This was echoed by Dr Sizulu Moyo of the HIV/AIDS, STIs and TB Research Programme in the HSRC Research Programme and one of the Co-PIs of the study who added that “more needs to be done to link those who test HIV positive to care as soon as they are tested, in line with the current policy of test and treat”.
The study also found that more men are medically circumcised, rising from 18.6% in 2012 to 30.8% in 2017. HSRC’s Deputy CEO of Research Professor Leickness Simbayi said, “Although this is encouraging, this finding highlights a need to continue promoting and creating demand for voluntary medical male circumcision with an immediate target among males in the 15-34 year old age group.”

Key findings of the South African National HIV Prevalence, Incidence, Behavior and Communication Survey are as follows:-

HIV Prevalence


An estimated 7.9 million were living with HIV in South Africa in 2017. HIV prevalence among adults aged 15 to 49 years in South Africa was 20.6% – 26.3% among females and 14.8% among males. HIV prevalence among Black Africans was estimated to be 16.6%, 5.3% among Coloreds (mixed race), 1.1% among Whites, 0.8% among Indians/Asians.

Overall HIV peak prevalence occurs in 35 to 39 year-olds at 31.5% percent (females at 39.4% and males at 23.7%) but differs by sex, peaking at an older age among males (45 to 49 years) at 24.8% compared to females (35 to 39 years). This disparity in HIV prevalence by sex was most pronounced among young adults: HIV prevalence among 20 to 24 year-olds are three times higher among females (15.6%) than males (4.8%).

Viral Load Suppression Prevalence

Viral Load Suppression (VLS) prevalence among PLHIV in South Africa was the highest among older adults: 74.6% among HIV positive females aged 45 to 49 years and 76.4% among HIV positive males aged 50 years or older. In contrast, VLS prevalence was distinctly lower in younger adults: among PLHIV aged 15-24 years, females had the lowest VLS at 47.1% (males 49.1 percent), and among PLHIV aged 25-34 years, males had the lowest at 41.5%, while the VLS prevalence was at 68.5% among females of the same age group.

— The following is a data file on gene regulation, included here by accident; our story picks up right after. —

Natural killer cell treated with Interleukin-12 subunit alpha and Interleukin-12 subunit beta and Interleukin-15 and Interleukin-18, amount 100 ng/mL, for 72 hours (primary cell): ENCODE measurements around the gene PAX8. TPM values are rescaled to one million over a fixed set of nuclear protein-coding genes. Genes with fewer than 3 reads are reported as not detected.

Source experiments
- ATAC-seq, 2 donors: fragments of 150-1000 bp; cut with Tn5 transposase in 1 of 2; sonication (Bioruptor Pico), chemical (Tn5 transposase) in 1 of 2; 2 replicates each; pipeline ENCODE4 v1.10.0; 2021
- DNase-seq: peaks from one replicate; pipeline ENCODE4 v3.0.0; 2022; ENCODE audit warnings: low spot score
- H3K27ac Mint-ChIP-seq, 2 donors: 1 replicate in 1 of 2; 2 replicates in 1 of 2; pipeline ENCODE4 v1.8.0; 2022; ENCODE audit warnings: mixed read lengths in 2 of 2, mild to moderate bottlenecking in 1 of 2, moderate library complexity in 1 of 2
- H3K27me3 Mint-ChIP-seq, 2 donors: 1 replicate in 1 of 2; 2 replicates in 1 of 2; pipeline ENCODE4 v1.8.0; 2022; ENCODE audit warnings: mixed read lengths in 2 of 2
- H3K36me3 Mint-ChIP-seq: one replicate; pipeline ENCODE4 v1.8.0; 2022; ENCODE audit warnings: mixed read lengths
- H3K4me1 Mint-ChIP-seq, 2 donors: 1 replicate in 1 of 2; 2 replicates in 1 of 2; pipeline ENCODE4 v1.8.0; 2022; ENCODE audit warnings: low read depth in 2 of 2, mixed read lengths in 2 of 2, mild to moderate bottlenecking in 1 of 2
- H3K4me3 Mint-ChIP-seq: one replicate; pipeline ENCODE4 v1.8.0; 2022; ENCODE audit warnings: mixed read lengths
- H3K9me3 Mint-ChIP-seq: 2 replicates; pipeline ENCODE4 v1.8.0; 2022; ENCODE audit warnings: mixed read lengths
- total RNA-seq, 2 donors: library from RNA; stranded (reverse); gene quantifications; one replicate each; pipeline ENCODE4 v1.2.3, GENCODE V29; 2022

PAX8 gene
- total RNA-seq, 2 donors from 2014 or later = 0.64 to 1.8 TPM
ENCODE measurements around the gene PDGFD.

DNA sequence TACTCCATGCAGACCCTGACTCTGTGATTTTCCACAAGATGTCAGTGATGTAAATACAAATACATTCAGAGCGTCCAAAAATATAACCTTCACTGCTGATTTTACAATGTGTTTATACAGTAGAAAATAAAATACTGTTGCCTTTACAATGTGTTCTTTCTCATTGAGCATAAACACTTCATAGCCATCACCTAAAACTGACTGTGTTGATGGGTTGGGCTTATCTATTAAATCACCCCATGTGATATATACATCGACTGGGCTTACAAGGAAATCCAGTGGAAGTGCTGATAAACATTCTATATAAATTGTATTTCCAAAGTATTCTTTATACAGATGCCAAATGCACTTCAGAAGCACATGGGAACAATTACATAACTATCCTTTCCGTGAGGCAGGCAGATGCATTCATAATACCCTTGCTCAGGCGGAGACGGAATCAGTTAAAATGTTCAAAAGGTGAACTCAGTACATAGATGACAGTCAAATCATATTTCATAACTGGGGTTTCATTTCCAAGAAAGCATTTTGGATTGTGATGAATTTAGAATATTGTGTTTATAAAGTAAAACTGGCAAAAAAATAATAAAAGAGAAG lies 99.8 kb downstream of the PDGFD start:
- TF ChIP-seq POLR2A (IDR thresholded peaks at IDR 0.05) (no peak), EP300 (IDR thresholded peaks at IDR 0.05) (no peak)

Performance against the 90-90-90 UNAIDS targets among PLHIV aged 15 to 64 years

In South Africa, 84.9% of PLHIV aged 15 to 64 years knew their HIV status in 2017; more females (88.9%) than males (78%) knew their status and 70.6% of them were on ART. Among PLHIV aged 15 to 64 years currently on ART, 87.5% were virally suppressed.

Male circumcision prevalence by age

Overall, 31.8% of males aged 15-64 years old reported being medically circumcised. 42.5% of males 15-24 were medically circumcised while males 0-14 and 55-64 years had the lowest prevalence of medical circumcision at 12.0 and 21.8%, respectively. Of the 13.4% of circumcised males aged 0-14 years, 89.9% were medically circumcised.

Condom use at last sex

Among people aged 15-64 years with two or more sexual partners last year, 55.6% reported condom use at last sex. Of those aged 25-49 years, both males (53.0%) and females (53.4%) had similar proportions of condom use. There was a higher percentage (68.1%) of self-reported condom use at last sex among young males (15-24 years) with multiple partners compared to 47.3% of females of the same age. Only 33.3 percent of older adults (50-64) years with multiple partners used condoms at last sex.